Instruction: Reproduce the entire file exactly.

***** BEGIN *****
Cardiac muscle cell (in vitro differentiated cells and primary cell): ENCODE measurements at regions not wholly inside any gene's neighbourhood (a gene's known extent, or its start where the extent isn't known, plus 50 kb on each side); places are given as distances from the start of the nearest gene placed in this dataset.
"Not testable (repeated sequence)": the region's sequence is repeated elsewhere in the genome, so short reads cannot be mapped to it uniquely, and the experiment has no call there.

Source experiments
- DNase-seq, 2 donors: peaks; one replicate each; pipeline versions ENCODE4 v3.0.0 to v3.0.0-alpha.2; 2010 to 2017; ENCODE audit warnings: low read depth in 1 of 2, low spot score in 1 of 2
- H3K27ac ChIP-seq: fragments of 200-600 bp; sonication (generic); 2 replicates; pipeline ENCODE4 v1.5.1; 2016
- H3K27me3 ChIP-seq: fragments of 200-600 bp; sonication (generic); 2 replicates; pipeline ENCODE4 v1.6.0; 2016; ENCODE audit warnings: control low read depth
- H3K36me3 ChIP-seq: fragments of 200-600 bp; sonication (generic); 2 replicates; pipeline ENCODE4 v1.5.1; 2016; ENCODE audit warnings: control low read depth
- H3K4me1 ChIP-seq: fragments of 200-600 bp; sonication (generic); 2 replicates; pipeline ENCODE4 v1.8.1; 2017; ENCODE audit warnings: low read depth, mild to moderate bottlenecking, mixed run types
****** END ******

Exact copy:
Cardiac muscle cell (in vitro differentiated cells and primary cell): ENCODE measurements at regions not wholly inside any gene's neighbourhood (a gene's known extent, or its start where the extent isn't known, plus 50 kb on each side); places are given as distances from the start of the nearest gene placed in this dataset.
"Not testable (repeated sequence)": the region's sequence is repeated elsewhere in the genome, so short reads cannot be mapped to it uniquely, and the experiment has no call there.

Source experiments
- DNase-seq, 2 donors: peaks; one replicate each; pipeline versions ENCODE4 v3.0.0 to v3.0.0-alpha.2; 2010 to 2017; ENCODE audit warnings: low read depth in 1 of 2, low spot score in 1 of 2
- H3K27ac ChIP-seq: fragments of 200-600 bp; sonication (generic); 2 replicates; pipeline ENCODE4 v1.5.1; 2016
- H3K27me3 ChIP-seq: fragments of 200-600 bp; sonication (generic); 2 replicates; pipeline ENCODE4 v1.6.0; 2016; ENCODE audit warnings: control low read depth
- H3K36me3 ChIP-seq: fragments of 200-600 bp; sonication (generic); 2 replicates; pipeline ENCODE4 v1.5.1; 2016; ENCODE audit warnings: control low read depth
- H3K4me1 ChIP-seq: fragments of 200-600 bp; sonication (generic); 2 replicates; pipeline ENCODE4 v1.8.1; 2017; ENCODE audit warnings: low read depth, mild to moderate bottlenecking, mixed run types